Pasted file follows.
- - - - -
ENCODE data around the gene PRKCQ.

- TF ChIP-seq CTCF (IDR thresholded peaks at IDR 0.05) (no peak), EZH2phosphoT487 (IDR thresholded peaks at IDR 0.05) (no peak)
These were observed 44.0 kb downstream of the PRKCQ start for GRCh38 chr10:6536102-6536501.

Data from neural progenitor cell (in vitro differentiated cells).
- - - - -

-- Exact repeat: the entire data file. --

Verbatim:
ENCODE data around the gene PRKCQ.

- TF ChIP-seq CTCF (IDR thresholded peaks at IDR 0.05) (no peak), EZH2phosphoT487 (IDR thresholded peaks at IDR 0.05) (no peak)
These were observed 44.0 kb downstream of the PRKCQ start for GRCh38 chr10:6536102-6536501.

Data from neural progenitor cell (in vitro differentiated cells).